Prophets in Perspective
by B. Davie Napier


The story is told of a little girl who approached her librarian one day and asked for a book on penguins. The book was found, and she went eagerly home with it. The next morning she was waiting to return the book when the library opened. "I wanted to learn something about penguins," she said sadly, "but not this much."

Prophets in Perspective first began to take shape a few years ago when I was asked to write an almost book-length article on "Prophet and Prophetism" for The Interpreter’s Dictionary of the Bible. Before the article was finally submitted it underwent the critical scrutiny of one of my seminars at the Yale University Divinity School. The article appeared with the publication of the IDB in the fall of 1962.

After considerable alteration and revision, parts of that study of prophetism were delivered in February, 1961, as the Jackson Lectures at Perkins School of Theology in Dallas. I welcome this opportunity to thank Abingdon Press for permission to use the material, and to express my appreciation to all who helped make that occasion such a memorable one for me, and for Mrs. Napier, who accompanied me.

The subject matter of the article and lectures was the basis of a three-weeks’ course of study at the Eastern Pastors’ School of the (now) United Church of Christ, at Deering, New Hampshire, in the summer of 1961. Sections of the Lectures have also been delivered before college groups and church lay people.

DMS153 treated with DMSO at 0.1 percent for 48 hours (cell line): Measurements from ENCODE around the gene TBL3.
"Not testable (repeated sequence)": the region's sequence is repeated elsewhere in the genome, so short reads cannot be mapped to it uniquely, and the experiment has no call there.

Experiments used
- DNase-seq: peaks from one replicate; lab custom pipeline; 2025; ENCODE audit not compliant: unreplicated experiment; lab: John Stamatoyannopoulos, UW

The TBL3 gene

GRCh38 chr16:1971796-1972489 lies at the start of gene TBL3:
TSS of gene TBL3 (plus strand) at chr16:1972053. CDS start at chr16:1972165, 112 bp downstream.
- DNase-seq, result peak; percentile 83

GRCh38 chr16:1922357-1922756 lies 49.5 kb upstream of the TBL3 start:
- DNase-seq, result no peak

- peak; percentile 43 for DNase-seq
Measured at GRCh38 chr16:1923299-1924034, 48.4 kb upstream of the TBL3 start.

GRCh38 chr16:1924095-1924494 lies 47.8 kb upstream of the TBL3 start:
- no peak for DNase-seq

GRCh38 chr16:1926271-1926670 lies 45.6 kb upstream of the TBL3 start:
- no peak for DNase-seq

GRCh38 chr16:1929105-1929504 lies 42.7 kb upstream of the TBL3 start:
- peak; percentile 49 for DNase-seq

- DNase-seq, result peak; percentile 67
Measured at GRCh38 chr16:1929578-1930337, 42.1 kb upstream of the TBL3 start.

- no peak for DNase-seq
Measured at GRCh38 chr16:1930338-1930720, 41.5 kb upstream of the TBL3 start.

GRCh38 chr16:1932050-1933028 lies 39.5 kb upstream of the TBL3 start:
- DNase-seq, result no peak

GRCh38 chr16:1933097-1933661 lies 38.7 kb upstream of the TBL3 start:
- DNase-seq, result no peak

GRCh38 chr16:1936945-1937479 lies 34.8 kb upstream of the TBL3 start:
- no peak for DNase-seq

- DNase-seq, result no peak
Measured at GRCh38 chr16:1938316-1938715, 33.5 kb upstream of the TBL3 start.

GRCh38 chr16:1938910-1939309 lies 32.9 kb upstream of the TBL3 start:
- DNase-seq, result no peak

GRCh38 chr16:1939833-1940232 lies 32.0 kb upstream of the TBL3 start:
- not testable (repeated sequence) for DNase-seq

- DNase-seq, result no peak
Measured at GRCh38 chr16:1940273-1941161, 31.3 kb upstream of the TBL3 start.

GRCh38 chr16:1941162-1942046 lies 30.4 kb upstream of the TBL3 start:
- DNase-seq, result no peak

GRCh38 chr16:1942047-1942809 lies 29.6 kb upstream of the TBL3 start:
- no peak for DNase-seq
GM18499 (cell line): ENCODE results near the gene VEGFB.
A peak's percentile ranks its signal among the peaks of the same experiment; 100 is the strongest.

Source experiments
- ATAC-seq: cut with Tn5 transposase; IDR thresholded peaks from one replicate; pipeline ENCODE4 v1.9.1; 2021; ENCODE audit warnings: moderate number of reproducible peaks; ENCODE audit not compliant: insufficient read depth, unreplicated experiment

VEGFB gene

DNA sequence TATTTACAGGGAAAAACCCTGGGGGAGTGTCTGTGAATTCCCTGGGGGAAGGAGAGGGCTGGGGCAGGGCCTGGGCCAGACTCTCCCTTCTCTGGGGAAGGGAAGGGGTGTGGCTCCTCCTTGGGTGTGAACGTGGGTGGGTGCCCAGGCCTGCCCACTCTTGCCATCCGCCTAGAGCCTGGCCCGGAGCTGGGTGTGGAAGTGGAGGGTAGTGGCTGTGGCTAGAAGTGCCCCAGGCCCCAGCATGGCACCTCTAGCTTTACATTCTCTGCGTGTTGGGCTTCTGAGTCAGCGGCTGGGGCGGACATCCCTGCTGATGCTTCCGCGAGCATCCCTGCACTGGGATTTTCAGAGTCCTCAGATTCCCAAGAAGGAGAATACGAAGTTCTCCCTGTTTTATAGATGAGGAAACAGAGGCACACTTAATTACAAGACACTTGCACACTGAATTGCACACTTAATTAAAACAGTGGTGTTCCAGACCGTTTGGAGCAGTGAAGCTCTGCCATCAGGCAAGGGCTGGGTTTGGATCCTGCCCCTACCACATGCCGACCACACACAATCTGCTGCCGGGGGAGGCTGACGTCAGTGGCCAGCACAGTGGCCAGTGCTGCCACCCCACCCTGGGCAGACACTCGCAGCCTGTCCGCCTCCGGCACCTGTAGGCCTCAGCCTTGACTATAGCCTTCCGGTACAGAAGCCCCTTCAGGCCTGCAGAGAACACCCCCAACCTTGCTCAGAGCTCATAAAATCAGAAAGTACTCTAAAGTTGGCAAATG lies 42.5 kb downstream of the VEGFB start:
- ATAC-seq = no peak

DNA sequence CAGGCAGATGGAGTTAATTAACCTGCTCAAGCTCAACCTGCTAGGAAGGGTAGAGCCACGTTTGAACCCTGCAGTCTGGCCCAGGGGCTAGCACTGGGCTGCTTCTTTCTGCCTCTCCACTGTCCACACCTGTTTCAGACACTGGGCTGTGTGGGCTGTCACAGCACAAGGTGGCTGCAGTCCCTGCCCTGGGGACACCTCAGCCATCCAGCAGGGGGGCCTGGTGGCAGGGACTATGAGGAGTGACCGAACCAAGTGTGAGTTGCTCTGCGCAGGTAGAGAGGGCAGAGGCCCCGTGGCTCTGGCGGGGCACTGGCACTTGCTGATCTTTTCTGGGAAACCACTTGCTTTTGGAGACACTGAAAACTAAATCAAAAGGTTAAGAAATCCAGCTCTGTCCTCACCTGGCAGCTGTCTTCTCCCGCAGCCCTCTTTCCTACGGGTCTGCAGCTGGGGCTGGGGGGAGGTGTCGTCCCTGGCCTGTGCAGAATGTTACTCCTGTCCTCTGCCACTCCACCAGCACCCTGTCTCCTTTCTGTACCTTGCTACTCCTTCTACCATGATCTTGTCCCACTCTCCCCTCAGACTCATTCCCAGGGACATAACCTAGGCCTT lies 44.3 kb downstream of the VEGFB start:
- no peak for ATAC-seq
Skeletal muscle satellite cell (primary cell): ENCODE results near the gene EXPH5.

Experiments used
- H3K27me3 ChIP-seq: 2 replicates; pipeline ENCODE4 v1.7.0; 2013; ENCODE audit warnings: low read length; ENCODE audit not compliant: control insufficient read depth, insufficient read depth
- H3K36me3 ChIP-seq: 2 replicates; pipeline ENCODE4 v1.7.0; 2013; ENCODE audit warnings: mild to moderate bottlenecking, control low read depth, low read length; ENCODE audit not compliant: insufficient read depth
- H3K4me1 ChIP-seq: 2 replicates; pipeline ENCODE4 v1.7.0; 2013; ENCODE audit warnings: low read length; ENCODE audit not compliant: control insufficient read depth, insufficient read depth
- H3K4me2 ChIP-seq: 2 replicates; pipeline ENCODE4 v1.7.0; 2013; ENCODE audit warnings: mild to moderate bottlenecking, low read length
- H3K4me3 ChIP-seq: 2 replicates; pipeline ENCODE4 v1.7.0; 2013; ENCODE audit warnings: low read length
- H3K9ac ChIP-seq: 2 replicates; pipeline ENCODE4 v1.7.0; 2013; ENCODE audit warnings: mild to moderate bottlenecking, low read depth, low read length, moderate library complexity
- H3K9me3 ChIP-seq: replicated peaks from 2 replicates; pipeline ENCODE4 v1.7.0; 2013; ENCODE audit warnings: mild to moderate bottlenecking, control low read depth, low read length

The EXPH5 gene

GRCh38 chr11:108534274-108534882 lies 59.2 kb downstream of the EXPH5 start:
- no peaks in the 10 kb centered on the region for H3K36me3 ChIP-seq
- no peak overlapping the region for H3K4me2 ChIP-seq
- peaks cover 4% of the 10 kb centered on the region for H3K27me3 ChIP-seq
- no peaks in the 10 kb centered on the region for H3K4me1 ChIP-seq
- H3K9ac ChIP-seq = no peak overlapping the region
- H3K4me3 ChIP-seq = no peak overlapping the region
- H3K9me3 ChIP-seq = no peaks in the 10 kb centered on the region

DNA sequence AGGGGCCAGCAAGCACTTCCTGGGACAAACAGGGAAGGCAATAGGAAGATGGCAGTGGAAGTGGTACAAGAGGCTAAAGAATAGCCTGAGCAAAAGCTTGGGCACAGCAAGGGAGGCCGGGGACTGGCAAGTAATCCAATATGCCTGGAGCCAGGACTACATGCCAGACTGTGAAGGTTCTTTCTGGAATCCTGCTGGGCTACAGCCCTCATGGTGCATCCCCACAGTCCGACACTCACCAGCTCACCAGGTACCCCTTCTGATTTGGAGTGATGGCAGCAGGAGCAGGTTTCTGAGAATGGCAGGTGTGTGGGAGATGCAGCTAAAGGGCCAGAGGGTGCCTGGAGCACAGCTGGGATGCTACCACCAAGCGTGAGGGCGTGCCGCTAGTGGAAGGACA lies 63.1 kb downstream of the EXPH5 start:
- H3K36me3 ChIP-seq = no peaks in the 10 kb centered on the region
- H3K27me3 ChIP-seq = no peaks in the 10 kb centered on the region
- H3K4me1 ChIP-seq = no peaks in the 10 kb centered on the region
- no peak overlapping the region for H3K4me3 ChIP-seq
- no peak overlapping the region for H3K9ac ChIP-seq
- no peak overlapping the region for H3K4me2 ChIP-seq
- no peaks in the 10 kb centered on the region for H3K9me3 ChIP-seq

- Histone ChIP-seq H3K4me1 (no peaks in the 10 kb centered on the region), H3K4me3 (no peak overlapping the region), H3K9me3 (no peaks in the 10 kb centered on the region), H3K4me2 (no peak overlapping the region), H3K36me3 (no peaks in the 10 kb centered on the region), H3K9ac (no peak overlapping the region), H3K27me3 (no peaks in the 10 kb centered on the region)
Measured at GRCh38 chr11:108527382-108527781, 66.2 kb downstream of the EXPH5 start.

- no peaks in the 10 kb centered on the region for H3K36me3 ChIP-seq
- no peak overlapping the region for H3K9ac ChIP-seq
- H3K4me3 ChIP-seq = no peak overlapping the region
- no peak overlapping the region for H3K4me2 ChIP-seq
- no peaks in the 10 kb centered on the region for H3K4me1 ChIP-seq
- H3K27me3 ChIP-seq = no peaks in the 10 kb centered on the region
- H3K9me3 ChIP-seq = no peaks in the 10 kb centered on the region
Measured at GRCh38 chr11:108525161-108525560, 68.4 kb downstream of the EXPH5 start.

Now, for this small volume, my study of prophetism has been renewed, further revised, and expanded.

I suppose one can get more than one wants of penguins or prophets. This book was not written with the little girl in mind. Graduate theological students have found some sections to be ground-breaking exploration for them. At the same time, however, lay people, college students, and parish ministers have given attentive and comprehending hearing to this discussion of prophetism. They have made constructive suggestions which have been gratefully incorporated, and they have persistently urged its publication in this form.

I have not tried to write a breezy popularization of Old Testament prophetism, but a serious, responsible, comprehensive review of that phenomenal movement which produced such giants in the history of religion as Amos, Hosea, Isaiah, Jeremiah, and that crowning figure of prophetism, the Second Isaiah. It is all right for a little girl to learn a little about penguins, but superficial knowledge of religion and theology among adults is rampant and destructive on the American scene, and even within the American church, not entirely excepting, alas, the clergy. Such superficiality needs no further feeding.

I would like to think I have hit a happy medium here, but I would rather the book be returned or discarded than that it satisfy any reader who hopes only to be entertained for an evening by that living prophetism which proclaimed and still proclaims God’s judgment and redemption of Israel, and through her life, of the world.

B. D. Napier